JAMES PEARSON, a sea-captain, is said by descendants to have come to this town from Bristol, England. He married Hannah, daughter of Capt. Andrew Robinson, Jan. 6, 1738 ; and settled at Eastern Point. He married a second wife (Mary Edgar), Feb. 3, 1749 ; and died March 24, 1789, in his seventy-seventh year, leaving several children. WILLIAM, his oldest son, engaged in maritime employments, and accumulated considerable property by privateering in the Revolutionary War. He was a representative several years; and, for a short time, President of the Bank. His death took place Dec. 5, 1826, at the age of eighty-five. He had children, but survived all of them. One of them (William) was educated a physician, and commenced the practice of medicine with great promise in his native town; but his career was early ended by a sickness which resulted from a fall from his horse, as he was one night descending the hill near Farm Ledge, on a visit to a patient. The fall caused a hemorrhage, by which he was so much reduced as to be obliged to seek a mild climate in winter; and, while on a second visit to the West Indies, he died at St. Eustatius, Feb. 9, 1795, aged twenty-six. He was buried, by the Concordia Lodge of that place, with Masonic solemnities. Edmund, brother of the preceding, was lost at sea on a voyage to France. William Bonaparte, another son of Capt. William Pearson, died in 1825, aged twenty-eight, leaving two sons; one of whom (William) is a graduate of Yale College, now residing in California. JAMES, the second son of Capt. James Pearson, was bred to a maritime life; and during the Revolutionary War, though then in early manhood, he commanded the large privateer-ship “Starks.” After the peace, he settled in mercantile business ; and died in October, 1793, aged forty-one. He was captain of the artillery company, and was interred on the 18th with military honors. A printed notice of his death says that he was “ a benevolent citizen and fervent patriot; in war, an undaunted soldier; in peace, an industrious merchant; but, more than all, a man of great native integrity. He bore his sickness with fortitude; and, in the firm belief of a blissful immortality, resigned his life with calmness to the God who gave it.” He left daughters, and a son James, who was lost at sea.
JONATHAN FELLOWS is supposed to have come from Ipswich about 1740. He settled in Squam. His only public service known to us was that rendered as captain of a company against the French in the campaign of 1755; and, of that service, no particulars can now be ascertained. He died June 20, 1759. By his wife Elizabeth,‘ he had sons Nathaniel and Caleb, and two daughters, born here. Cornelius Fellows, who was chosen one of the selectmen in 1774, and moved out of town that year, may have been another son. He and Nathaniel and Gustavus Fellows are said to have removed from Gloucester to Boston, and to have become distinguished merchants. A Samuel Fellows was ensign in the company of Capt. Jonathan Fellows in 1755. He is the same, probably, who, as an ofiicer of the customs, or in some other equally unpopular capacity, made himself so odious to the people here in 1768, that a mob of about seventy persons, headed by several respectable citizens, suspecting that he was concealed in the house of Jesse Saville, proceeded thither one night in September of that year, and thoroughly searched the building in pursuit of him; making use of a good deal of violence in their behavior, and showing a determination to deal severely with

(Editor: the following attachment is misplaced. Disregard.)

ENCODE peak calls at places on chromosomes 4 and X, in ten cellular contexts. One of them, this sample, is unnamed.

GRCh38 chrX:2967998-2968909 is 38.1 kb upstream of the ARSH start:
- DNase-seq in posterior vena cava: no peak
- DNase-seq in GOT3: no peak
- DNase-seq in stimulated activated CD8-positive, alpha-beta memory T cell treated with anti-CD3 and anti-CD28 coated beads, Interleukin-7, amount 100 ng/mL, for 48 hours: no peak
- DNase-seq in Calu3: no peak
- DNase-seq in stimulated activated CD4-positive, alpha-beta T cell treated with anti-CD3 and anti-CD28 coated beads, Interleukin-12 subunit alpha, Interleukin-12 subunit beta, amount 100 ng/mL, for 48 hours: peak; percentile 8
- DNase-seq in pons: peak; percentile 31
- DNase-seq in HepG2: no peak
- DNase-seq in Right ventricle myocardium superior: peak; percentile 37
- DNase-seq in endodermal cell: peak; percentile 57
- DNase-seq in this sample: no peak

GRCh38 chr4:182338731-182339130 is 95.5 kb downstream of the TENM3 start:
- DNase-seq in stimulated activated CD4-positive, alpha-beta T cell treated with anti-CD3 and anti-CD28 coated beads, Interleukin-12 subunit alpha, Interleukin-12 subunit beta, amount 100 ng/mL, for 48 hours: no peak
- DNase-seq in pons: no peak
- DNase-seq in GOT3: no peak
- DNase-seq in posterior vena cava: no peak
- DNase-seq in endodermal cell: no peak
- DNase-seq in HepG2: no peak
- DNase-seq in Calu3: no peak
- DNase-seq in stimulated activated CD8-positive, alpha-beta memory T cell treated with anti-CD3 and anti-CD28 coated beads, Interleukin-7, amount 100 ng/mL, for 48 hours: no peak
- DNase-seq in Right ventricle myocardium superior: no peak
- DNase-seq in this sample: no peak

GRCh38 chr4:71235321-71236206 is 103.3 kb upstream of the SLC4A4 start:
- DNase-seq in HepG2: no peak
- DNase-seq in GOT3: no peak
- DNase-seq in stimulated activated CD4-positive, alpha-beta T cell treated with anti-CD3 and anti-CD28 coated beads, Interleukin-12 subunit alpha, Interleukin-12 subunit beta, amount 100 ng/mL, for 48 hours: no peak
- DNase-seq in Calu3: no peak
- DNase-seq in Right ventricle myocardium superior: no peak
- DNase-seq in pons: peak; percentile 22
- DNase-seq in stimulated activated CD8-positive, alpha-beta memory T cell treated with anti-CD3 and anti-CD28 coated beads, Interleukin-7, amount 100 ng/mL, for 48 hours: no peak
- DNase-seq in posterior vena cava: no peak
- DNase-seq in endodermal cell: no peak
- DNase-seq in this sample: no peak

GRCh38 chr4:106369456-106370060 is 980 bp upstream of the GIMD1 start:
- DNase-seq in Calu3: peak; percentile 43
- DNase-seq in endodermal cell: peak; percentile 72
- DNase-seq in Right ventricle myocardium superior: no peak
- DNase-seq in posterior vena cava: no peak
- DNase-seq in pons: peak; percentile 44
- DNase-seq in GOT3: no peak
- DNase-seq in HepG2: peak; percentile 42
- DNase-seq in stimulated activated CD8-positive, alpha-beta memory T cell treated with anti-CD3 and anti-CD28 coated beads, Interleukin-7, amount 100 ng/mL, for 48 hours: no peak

' Isuppose she was the daughter of Caleb Norwood and his wife Alice. The latter, becoming a widow, married Rev. John White; and left, with other children by her previous husband, u daughter,— Elizabeth Fellows.
the object of their animosity if they could find him. He sought safety, it is likely, in flight; as his name does not appear in our subsequent history.” JoHN DANE came, in 1743, from Ipswich; where his ancestor, John Dane, was an early settler. He was a shoemaker, and had his shop and dwelling on Front Street. He married Abigail, daughter of John Pool, Jan. 27, 1743, and had several children; but the name was not perpetuated here in the male line beyond the second generation. He died July 21, 1793, in his seventyfourth year. His son William was a shopkeeper on Front Street, and acquired some property. He was a representative in 1812; and died in December, 1820, aged seventy-four. Another son (Joshua), who kept a little shop, and was a man of quiet but peculiar habits, died April 21, 1845, aged eighty-one; leaving an only son (John), a merchant in Boston, since deceased. EBENEZER CLEVEs came from Beverly, and married Anna Stevens, March 4, 1744. Six sons and two daughters are recorded as the fruit of this marriage. The name is not borne by descendants in Gloucester; but the Rockport Family of the same name are probably from this settler. JoHN HALE, son of Samuel Hale of Newbury, where he was born in 1722, was a shoemaker, and came to Squam Parish about 1746; when, by his wife Elinor, his son Samuel was born. Besides two daughters, he had three other sons, only one of whom (Benjamin) settled in Gloucester. SAMUEL graduated at Harvard College in 1766, and was for some time the teacher in an academy near Portsmouth, N.H. He afterwards engaged in the practice of law in that town; but at the opening of the Revolution, having enrolled himself on the royal side, he felt obliged to leave the country, and go to England. Of his subsequent career, nothing is known. He died in England about 1787. George D. Hale, a son of Benjamin Hale, has been Collector of the Customs for the District of Gloucester. JosEPH CLoUGH married Susanna Tarbox in 1748, and a
* In 1769, he was captain of one of the king's armed cutters, and was complained of for disorderly conduct in delivering from the sheriff's hands a man named Merrill, who was under arrest for debt.